In my continuing quest to study the interface between science and theology, my need to learn more about the interpretation of the Book of Genesis led me to another series of books. Thanks to the booklist at Biologos, I started with The Lost World of Genesis One: Ancient Cosmology and the Origins Debate, by Dr. John Walton, Professor of Old Testament at Wheaton College (the school from which Billy Graham graduated).
The paperback book is short (192 pages includes notes and an index), and organized into 18 propositions – the individual themes that organizes the content. The book is easy to read and understand, thus a good read for anyone generally interested in the topic or those struggling with the science-theology conflict centering around Genesis , including pastors, science teachers, and laypeople. It serves to stimulate thinking while serving as a starting point for further study of Genesis regarding origins.
On several occasions, Dr. Walton openly challenges the meaning of “taking the Bible literally” when it comes to determining the meaning of ancient literature as Genesis. He challenges studying the text through the eyes of the modern age, including today’s knowledge of science, thus emphasizes that in order to gain a literal understanding, one must do the following:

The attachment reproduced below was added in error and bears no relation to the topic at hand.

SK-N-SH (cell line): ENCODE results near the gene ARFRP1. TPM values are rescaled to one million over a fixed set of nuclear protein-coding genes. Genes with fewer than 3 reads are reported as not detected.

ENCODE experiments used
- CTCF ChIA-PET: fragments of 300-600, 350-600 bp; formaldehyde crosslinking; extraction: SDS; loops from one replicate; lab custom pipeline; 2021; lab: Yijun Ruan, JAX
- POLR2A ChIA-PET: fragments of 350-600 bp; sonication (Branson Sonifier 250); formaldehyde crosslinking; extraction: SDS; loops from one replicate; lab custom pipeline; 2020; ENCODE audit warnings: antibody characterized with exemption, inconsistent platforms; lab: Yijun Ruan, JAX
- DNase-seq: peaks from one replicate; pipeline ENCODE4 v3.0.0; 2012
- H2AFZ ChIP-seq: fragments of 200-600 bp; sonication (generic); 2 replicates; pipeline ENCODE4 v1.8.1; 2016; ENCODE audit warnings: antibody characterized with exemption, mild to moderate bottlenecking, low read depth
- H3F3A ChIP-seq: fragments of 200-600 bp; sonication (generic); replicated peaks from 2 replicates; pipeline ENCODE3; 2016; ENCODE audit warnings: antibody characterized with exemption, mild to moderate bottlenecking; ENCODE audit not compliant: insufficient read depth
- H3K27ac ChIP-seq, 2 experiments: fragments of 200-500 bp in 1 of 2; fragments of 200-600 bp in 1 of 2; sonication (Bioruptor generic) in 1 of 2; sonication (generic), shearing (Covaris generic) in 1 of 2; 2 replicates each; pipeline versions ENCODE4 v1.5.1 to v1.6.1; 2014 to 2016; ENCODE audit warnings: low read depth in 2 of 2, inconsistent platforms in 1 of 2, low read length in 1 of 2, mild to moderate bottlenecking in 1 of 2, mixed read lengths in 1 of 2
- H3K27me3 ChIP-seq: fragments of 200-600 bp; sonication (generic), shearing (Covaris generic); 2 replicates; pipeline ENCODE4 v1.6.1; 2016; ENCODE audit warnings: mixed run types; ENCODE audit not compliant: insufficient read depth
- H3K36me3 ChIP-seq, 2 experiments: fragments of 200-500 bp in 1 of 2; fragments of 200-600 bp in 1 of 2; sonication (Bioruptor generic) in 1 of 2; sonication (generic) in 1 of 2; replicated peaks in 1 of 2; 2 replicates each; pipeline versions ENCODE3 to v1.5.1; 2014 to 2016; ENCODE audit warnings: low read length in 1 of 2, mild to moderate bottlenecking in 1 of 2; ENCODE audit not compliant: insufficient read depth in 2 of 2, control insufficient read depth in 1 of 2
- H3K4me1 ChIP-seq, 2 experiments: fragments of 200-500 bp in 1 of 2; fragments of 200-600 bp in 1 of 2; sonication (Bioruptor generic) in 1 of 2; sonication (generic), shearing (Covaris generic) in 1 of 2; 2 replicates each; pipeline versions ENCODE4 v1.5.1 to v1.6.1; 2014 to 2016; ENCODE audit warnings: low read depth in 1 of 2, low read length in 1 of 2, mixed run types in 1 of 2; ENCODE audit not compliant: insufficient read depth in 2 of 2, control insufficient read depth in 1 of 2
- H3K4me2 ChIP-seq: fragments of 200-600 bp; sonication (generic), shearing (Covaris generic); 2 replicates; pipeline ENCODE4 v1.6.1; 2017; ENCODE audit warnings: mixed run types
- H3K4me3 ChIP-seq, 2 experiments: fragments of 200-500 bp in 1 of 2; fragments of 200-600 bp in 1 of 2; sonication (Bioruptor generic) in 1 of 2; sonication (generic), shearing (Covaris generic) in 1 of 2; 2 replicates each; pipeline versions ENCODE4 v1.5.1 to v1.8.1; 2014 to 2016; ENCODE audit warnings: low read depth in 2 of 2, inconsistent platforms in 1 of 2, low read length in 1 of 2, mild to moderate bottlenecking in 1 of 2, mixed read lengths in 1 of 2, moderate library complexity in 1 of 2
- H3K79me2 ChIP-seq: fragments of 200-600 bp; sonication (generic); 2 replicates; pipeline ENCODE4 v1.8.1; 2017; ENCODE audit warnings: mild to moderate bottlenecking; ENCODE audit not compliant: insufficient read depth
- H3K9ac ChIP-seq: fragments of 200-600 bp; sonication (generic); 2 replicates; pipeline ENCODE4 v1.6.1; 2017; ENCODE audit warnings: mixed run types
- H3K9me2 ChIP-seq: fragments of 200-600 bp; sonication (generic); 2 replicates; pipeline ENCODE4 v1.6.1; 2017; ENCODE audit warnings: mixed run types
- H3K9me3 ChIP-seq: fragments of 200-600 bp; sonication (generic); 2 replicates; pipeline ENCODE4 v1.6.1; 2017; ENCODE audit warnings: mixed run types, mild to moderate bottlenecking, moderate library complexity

- Read the text in the context of the times
- Translate words based on their use, grammar, syntax, and understanding of the times the author wrote the text
- Determine the author’s intent and what the audience would be understand
- Identify any significant events of the time for context
One of the key to Walton’s discussion is around the Hebrew word bara. Meaning create, Walton continually provides two meanings: to create something new (a material look), and to create order (a functional perspective). Walton also examines Hebrew words meaning day, earth, Sabbath, humanity, and a few others, and intertwines his propositions into an interesting collection.
Instead of providing specific details about Dr. Walton’s conclusions, I will simply recommend The Lost World of Genesis One for study and discussion as his perspective is interesting and engaging. Meanwhile, for me, it is on to Inspiration and Incarnation by Peter Enns.